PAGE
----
Haitian-born artist Edouard Duval Carrié created this intriguing painting. He will deliver a lecture about his native country at 5 p.m. today in 2520D University Capitol Centre.
The assessment trip featured in this video was part of a development partnership between the University of Iowa, Engineers Without Borders USA, Self-Help International and people living in Ghana. The hope is that sustainable development focused on water, sanitation and energy will occur over time in ways that enable improved community health and prosperity.
Sarah Rourke and Nathan Rourke received funding for this trip through the Kenneth J. Cmiel Funded Human Rights Internship Program and Kali Feiereisel received a Stanley undergraduate award for international research. These awards are made possible by the Stanley-UI Foundation Support Organization.
By Emma Casper
Freiburg, Germany, has a renowned history of Gothic cathedrals, beautiful landscape and inspiring carnivals combined with a unique classical music scene. But to one former University of Iowa student, Freiberg became a “life-changing experience.”
Dan Olinghouse is a revolutionary. He may not look the part, dressed in a fleece jacket and drinking a double espresso — the closest thing he can find to an ’ahwa, or Egyptian coffee — in an Iowa City coffee shop.
But the third-year University of Iowa political-science major was one of thousands of protesters who filled Tahrir Square, calling for the departure of 30-year Egyptian dictator Hosni Mubarak.
University of Iowa political science student Dan Olinghouse, 25, is safe at home in Ankeny, but he’s spending much of his time online watching Al-Jazeera’s coverage of the turmoil in Egypt.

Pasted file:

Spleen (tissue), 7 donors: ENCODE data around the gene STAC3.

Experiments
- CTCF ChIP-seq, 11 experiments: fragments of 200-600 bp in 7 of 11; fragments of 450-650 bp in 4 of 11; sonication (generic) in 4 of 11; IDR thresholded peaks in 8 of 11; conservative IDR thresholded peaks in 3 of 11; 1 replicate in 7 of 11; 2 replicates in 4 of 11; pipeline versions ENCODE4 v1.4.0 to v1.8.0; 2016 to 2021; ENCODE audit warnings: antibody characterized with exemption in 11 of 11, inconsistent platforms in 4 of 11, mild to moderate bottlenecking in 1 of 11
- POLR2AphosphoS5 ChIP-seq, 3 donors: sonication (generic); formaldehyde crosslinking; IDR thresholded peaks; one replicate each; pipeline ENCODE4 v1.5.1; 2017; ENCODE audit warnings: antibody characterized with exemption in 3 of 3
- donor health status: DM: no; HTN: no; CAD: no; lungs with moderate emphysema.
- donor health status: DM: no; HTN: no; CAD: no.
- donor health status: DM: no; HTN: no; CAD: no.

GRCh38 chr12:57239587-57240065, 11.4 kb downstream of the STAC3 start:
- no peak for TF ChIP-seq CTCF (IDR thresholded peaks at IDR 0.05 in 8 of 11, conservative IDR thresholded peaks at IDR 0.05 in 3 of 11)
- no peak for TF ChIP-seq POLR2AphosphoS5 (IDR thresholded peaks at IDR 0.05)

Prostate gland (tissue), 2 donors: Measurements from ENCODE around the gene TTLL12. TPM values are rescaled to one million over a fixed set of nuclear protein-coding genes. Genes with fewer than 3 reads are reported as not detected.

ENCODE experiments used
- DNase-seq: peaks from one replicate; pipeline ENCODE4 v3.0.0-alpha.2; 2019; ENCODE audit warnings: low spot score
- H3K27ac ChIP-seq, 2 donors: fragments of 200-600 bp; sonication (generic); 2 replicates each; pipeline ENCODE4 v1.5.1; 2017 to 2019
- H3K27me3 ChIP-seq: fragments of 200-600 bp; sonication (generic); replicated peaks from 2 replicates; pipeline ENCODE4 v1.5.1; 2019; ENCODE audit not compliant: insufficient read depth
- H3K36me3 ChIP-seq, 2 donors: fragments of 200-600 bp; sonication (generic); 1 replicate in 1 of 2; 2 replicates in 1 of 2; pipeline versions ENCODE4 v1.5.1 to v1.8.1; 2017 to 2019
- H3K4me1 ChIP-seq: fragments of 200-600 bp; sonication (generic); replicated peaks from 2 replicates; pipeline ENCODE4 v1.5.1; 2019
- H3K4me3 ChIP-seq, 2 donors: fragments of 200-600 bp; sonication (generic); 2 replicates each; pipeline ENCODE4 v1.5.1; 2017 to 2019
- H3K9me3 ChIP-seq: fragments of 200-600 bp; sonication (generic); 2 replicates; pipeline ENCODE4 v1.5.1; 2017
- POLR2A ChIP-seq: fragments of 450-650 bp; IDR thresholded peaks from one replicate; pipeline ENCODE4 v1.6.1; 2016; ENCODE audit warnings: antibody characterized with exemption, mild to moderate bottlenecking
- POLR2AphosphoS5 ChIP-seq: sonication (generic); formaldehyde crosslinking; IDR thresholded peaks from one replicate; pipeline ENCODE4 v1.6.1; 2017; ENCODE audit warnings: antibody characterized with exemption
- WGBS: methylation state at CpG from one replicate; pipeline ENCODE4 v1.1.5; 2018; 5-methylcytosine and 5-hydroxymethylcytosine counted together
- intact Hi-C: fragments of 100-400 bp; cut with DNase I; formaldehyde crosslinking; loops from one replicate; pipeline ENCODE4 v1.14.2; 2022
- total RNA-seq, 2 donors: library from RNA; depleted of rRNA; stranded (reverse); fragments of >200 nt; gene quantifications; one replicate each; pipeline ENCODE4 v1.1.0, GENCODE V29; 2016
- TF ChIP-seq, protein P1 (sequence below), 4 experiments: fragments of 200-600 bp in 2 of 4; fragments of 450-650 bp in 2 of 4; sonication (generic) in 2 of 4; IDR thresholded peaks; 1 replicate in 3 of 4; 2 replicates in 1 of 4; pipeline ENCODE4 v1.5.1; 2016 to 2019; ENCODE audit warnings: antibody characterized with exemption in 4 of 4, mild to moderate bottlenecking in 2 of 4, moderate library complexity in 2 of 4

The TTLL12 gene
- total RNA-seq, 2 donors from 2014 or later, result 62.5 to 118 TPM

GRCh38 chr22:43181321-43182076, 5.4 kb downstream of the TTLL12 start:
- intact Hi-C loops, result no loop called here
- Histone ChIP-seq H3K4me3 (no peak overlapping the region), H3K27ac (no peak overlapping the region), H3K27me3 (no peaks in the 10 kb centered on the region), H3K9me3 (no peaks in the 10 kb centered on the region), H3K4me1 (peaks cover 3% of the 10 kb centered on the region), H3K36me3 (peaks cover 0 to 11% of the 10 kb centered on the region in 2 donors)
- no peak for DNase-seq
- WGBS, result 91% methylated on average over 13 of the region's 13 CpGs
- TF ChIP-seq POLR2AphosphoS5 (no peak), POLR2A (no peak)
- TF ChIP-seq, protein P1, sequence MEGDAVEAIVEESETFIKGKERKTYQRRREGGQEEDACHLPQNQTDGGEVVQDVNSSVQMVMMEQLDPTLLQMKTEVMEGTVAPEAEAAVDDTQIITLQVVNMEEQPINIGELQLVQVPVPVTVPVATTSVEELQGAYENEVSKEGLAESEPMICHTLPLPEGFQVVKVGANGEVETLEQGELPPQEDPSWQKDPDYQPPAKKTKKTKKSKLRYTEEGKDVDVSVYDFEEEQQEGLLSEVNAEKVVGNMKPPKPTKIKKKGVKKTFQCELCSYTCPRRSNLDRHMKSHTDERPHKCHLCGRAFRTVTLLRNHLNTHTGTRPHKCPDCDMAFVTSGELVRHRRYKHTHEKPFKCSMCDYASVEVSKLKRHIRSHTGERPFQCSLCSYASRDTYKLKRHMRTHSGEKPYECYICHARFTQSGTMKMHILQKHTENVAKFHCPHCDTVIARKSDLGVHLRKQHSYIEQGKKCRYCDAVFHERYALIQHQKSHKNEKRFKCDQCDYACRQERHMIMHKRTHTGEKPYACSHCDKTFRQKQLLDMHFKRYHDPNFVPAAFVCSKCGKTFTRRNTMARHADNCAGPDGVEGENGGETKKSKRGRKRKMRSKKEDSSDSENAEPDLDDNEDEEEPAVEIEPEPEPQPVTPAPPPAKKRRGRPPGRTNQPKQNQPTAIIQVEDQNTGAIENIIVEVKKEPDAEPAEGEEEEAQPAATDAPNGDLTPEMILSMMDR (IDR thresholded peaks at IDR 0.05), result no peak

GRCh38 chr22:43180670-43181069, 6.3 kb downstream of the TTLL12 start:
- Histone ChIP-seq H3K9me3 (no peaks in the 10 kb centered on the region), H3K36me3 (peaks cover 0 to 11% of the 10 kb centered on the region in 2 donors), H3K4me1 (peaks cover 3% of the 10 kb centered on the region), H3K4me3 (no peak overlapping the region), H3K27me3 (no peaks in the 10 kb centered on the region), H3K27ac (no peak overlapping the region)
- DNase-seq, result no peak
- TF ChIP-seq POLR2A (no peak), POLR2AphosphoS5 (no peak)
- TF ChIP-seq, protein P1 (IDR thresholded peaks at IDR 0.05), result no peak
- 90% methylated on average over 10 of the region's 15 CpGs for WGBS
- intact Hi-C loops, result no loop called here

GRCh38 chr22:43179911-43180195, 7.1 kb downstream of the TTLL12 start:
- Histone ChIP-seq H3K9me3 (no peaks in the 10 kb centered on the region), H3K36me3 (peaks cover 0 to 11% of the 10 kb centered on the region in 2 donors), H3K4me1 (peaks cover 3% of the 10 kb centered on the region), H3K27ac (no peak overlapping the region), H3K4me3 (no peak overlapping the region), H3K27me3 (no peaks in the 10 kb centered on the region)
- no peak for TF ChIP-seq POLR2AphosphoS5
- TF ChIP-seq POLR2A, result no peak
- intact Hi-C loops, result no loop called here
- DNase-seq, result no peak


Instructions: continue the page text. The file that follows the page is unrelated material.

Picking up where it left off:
Olinghouse was taking part in a study abroad program in the country when the riots began.
University of Iowa political science major Dan Olinghouse was sitting in a café in Tarhir Square in downtown Cairo when the Egyptian protests erupted Jan. 25.
The 25-year-old UI junior from Ankeny was in his second semester of an independent study abroad program at the American University in Cairo when the historic revolution began sweeping the streets of Cairo.
Rebecca Arnold was enjoying her life in Chicago with a budding career in the publishing industry when she felt an itch. Her city life was exciting, but her career was missing something. “It wasn’t lighting any fires,” she says. “I was at a point in my life when I wanted to add value to the world.”
Not long after, Arnold was feeling a different kind of itch as a Peace Corps volunteer maneuvering through the Spiny Desert, a region in Madagascar famous for its thorny, elaborate plants that she describes as reminiscent of a Dr. Seuss book.
By Brian Morelli, The Iowa City Press-Citizen
A semester studying abroad turned into much more for a University of Iowa student who received a 2010 award recognizing academic accomplishments while studying overseas.
Lauren Sieben, 21, a UI senior from Naperville, Ill., traveled to Philadelphia to accept the Council on International Educational Exchange 2010 Student Recognition Award earlier this month. She was nominated for an article she wrote about a controversial class required in Spain’s school system during her time studying in Seville, a city in southern Spain.